Sunday, January 22, 2012

Knockout: HAYWIRE

Retired mixed martial arts star Gina Carano is the center of Haywire, a terrifically exciting actioner. This is essentially her acting debut, playing Mallory Kane, a tough ex-Marine who works for an independent com- pany hired by the United States government to execute special missions. She’s a secret agent for hire. Carano is perfect for the role. She’s tough. You don’t want to cross her. She has intensity in her eyes and muscle to her physicality. She doesn’t just look like a fighter; she is a fight- er. When her punches land, not only are they convincing, they look like they cause real pain.

That Carano can really handle herself in a fight is no small fact. It’s the very purpose of the film. Every step of the way, she has to fight off attackers. With simply stunning fight choreography, Carano kicks, flips, and punches her way to freedom. The music drops away, leaving only the grunts and thunks to score the action. There’s tantalizing eeriness as the camera stands back and regards with a restraint that suits the judicious editing. Diegetic sound is all we need to feel the full force of these knockdown drag-out fights.

The film could easily have been a routine story of espionage and double crosses, but it’s so energetically and stylishly told that it’s anything but. Directed by Steven Soderbergh from a smoothly complicated script by Lem Dobbs (they last worked together on The Limey, another great thriller), it moves with a slick, artful excitement. We start in the middle of things, with Carano getting attacked in an upstate New York diner by a former coworker (Channing Tatum). It unfolds with quick brutal resourcefulness as she kicks him out cold and then demands a cowering patron (Michael Angarano) give her a ride and patch up her arm. On the way to wherever she’s heading, she tells him her story.

It globetrots through flash- backs revealing that a government bureaucrat (Michael Douglas) hires a security company, headed by a slick suit (Ewan McGregor) consulting with a Spanish counterpart (Antonio Banderas) to rescue a Chinese dissident held hostage on Spanish soil. It appears to be a successful op, and Carano heads off to her next mission, playing wife to an undercover British agent (Michael Fassbender). There she learns she’s framed for murder charges. She escapes, barely finds the time to call a warning to her dad (Bill Paxton), and then spends the rest of the film on the run, leading us back to where we came in and beyond as she pieces together the con- spiracy that put her in this predicament.

It’s so sleek and fast, with nary a wasted shot, it’s practically aerodynamic. The action is well-staged by Soderbergh, whose films are at least as interesting for how the story is told as for the story itself. His cool digital cinematography and editing have a clinical movement to them, laying out spaces with ease and allowing the fights – and the chases, shootouts, and even simple conversational clashes – to unfold with clarity and cold, blunt observational precision. This is gleaming pop pulp filmmaking, hurtling through familiar tropes with an uncommon energy. It’s just plain fun.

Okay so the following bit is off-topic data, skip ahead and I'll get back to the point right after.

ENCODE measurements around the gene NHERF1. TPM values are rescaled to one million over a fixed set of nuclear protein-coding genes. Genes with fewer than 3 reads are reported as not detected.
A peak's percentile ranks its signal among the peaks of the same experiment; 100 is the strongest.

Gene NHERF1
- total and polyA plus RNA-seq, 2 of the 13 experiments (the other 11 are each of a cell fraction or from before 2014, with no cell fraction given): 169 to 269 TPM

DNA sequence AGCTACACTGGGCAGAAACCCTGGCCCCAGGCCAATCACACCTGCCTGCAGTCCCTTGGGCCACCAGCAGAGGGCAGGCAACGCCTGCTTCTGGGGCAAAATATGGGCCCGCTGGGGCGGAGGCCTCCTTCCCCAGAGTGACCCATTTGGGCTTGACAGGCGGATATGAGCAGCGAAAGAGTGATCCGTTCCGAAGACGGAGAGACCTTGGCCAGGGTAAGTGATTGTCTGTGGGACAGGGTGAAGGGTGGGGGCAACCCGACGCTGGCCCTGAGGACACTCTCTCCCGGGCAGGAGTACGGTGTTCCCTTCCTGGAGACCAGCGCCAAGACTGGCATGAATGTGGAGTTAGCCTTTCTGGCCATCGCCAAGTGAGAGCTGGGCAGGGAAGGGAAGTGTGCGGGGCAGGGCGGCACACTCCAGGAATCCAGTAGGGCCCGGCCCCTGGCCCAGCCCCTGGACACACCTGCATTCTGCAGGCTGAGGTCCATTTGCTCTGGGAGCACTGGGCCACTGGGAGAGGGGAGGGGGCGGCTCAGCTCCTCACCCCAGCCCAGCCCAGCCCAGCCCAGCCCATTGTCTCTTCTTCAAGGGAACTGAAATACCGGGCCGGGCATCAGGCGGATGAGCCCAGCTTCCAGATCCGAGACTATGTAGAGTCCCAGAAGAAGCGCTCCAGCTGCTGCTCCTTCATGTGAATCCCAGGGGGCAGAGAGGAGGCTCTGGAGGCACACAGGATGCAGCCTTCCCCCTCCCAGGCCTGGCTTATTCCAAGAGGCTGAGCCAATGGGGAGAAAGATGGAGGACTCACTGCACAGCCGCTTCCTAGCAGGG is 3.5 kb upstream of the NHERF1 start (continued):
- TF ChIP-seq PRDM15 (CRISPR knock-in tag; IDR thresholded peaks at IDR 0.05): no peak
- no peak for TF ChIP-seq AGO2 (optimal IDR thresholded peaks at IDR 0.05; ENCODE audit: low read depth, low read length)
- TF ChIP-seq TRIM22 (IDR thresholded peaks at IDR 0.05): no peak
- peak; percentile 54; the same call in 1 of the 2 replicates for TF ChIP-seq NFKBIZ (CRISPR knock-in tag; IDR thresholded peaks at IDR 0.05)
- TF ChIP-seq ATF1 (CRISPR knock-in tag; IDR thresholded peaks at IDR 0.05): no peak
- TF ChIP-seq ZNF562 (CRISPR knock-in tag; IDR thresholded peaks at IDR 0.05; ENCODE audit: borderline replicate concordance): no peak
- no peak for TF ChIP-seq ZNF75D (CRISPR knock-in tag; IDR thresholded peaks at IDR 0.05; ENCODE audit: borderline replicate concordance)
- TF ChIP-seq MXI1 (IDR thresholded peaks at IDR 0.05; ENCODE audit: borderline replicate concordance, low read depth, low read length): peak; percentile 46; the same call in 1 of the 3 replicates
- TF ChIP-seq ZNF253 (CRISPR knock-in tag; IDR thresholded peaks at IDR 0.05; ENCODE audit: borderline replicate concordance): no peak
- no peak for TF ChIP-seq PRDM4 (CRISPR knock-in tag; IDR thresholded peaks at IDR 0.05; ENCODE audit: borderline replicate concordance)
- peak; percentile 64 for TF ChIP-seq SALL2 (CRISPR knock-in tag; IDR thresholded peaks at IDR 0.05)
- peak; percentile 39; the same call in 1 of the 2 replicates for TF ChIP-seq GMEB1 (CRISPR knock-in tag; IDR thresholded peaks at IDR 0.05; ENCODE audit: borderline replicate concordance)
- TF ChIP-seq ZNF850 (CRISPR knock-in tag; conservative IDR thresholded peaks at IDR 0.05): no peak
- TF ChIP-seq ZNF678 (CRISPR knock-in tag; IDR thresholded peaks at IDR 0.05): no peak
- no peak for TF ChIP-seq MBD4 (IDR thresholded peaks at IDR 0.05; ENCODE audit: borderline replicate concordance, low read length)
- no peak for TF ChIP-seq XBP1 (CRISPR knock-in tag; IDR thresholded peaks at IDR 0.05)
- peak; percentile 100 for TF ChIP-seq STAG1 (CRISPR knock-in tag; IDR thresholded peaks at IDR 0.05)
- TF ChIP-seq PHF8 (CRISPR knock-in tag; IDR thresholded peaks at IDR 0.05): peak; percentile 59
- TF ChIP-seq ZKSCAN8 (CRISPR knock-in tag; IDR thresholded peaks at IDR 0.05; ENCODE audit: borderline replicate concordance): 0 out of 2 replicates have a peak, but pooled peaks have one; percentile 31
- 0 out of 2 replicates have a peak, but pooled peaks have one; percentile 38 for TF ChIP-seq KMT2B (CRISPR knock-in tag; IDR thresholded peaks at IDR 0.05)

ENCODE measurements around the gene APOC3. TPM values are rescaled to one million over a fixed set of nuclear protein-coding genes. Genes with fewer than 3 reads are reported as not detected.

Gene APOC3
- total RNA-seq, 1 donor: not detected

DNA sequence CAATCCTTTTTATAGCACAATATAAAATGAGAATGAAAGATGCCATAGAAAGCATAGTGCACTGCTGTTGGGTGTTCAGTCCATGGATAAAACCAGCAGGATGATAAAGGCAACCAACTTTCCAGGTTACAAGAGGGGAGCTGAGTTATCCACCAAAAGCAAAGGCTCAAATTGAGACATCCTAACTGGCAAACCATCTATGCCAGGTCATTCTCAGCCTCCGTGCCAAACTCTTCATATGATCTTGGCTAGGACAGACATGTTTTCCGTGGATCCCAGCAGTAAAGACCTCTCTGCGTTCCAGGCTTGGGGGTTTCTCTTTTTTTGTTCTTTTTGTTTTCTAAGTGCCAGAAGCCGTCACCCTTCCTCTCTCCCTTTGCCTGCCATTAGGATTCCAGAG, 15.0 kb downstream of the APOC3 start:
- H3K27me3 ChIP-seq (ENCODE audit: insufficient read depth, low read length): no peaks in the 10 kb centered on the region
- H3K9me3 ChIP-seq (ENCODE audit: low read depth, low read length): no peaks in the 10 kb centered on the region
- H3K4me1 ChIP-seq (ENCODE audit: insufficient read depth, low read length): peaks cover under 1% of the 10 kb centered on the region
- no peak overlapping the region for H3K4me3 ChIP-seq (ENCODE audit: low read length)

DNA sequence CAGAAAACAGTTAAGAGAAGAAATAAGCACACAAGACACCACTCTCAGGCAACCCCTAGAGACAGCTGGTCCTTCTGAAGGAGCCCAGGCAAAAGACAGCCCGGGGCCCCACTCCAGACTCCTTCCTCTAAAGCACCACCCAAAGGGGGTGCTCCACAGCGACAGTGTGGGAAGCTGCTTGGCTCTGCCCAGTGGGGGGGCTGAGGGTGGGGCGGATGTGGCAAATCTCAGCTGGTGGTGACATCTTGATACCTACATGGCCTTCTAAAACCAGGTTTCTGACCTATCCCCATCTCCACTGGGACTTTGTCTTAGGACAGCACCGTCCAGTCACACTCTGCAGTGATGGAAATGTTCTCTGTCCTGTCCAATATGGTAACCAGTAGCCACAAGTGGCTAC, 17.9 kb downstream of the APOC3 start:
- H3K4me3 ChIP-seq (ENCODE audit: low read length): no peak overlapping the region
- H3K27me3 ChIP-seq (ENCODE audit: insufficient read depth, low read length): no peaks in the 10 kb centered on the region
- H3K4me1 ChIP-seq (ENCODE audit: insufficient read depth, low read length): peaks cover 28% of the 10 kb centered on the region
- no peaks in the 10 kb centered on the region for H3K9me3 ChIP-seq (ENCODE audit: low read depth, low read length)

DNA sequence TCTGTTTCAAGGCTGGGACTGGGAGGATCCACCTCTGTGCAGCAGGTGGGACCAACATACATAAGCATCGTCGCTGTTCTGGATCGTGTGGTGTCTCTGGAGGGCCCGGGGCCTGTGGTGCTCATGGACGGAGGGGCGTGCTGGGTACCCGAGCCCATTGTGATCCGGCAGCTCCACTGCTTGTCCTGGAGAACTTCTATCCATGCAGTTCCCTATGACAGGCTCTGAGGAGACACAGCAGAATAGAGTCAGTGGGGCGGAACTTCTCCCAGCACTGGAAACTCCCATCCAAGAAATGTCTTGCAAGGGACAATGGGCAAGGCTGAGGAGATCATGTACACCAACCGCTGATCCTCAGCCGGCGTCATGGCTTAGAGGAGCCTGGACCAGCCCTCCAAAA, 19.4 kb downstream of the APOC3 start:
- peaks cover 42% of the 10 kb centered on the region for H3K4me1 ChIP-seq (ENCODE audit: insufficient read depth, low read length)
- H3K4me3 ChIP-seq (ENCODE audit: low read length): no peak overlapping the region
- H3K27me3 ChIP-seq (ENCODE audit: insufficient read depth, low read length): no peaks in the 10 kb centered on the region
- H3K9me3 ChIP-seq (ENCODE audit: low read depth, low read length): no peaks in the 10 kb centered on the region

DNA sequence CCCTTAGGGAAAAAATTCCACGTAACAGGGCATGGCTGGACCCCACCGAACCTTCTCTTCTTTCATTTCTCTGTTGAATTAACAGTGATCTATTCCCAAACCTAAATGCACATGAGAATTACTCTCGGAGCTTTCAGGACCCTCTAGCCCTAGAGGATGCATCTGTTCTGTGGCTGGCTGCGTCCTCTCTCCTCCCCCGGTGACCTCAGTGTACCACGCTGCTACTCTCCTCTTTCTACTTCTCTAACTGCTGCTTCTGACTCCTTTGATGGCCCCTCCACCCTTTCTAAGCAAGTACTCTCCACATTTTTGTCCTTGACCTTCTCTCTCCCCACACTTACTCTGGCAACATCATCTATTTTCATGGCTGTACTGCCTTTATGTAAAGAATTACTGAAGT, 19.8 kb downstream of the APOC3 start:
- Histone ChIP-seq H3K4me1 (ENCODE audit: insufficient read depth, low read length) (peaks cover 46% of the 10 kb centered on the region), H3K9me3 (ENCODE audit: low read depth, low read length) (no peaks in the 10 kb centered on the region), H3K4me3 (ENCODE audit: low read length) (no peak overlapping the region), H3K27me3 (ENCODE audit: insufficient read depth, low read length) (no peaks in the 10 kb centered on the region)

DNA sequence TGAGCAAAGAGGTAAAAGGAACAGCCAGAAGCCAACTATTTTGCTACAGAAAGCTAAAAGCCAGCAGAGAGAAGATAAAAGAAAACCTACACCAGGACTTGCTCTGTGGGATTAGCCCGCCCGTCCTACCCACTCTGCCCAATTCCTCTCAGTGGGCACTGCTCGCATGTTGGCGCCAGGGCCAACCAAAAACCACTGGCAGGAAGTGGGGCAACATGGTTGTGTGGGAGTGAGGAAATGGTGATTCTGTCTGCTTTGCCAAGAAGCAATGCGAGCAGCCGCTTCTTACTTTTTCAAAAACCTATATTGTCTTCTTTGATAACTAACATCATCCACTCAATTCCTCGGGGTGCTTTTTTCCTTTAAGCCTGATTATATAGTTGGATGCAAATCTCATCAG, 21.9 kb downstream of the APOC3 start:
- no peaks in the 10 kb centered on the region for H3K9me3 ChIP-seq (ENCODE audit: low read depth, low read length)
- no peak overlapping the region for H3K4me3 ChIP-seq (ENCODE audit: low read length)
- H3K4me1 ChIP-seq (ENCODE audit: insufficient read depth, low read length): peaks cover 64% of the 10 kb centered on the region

And I think Soderbergh and Dobbs had fun coming up with this film too. Carano’s compelling athleticism may be the driving engine of interest here, but the pleasantly jumbled chronology of the plot, the precision of the shots, and the deeply talented supporting cast are just as compelling. There’s a fleeting moment when, during a chase scene, an animal darts across the road. It’s a perfect whimsical moment that’s at once a lovely visual detail, a funny little gag, and an escalation of tension. Soderbergh creates frames that are composed to have information in the background. He doesn’t overwhelm you with visual noise. He invites you to look closer. A moment during a rooftop foot chase finds Carano slinking through the foreground while we can see, tucked away in the corner of the frame, her pursuers a few roofs back. Neither the pursuers nor the pursued has the whole picture, but there’s a thrill in understanding the layout that enhances the stakes. (The moment is twinned in the climax when Carano comes hurtling from the background, smashing into the unaware villain in the foreground).

Steven Soderbergh films are about the stakes inherent when people are very good at their jobs (Erin Brockovich, Ocean’s 11, 12 and 13), which makes it all the more troubling when things go wrong (Contagion, Out of Sight), when people who may at times seem competent aren’t (The Informant!, Bubble, Solaris), when we question the value of what they do (Traffic, The Girlfriend Experience). All of the above applies to Haywire. Carano is good in a fight, but when she beats a path through her former coworkers, it’s destabilizing. She’s been cut loose from her company and her extralegal status does her no good. She may have skill, but the system itself is broken.

The classification allowing the company to do whatever it wants in the name of national security is of no help whatsoever to her. This confident and capable woman has only so much fight in her. She can only run for so long. Confidence and capabilities will mean nothing if she can’t prove her innocence and uncover the corruption. And that’s what makes the movie work so well. Carano has incredible action star charisma. I believed she could beat up any- one she needed to. But the resolution doesn’t rely solely on her physical capabilities. She makes a compelling center surrounded by calculating sliminess. Much like the film itself is proof of the coolness of verisimilitude in a genre of pretenders.

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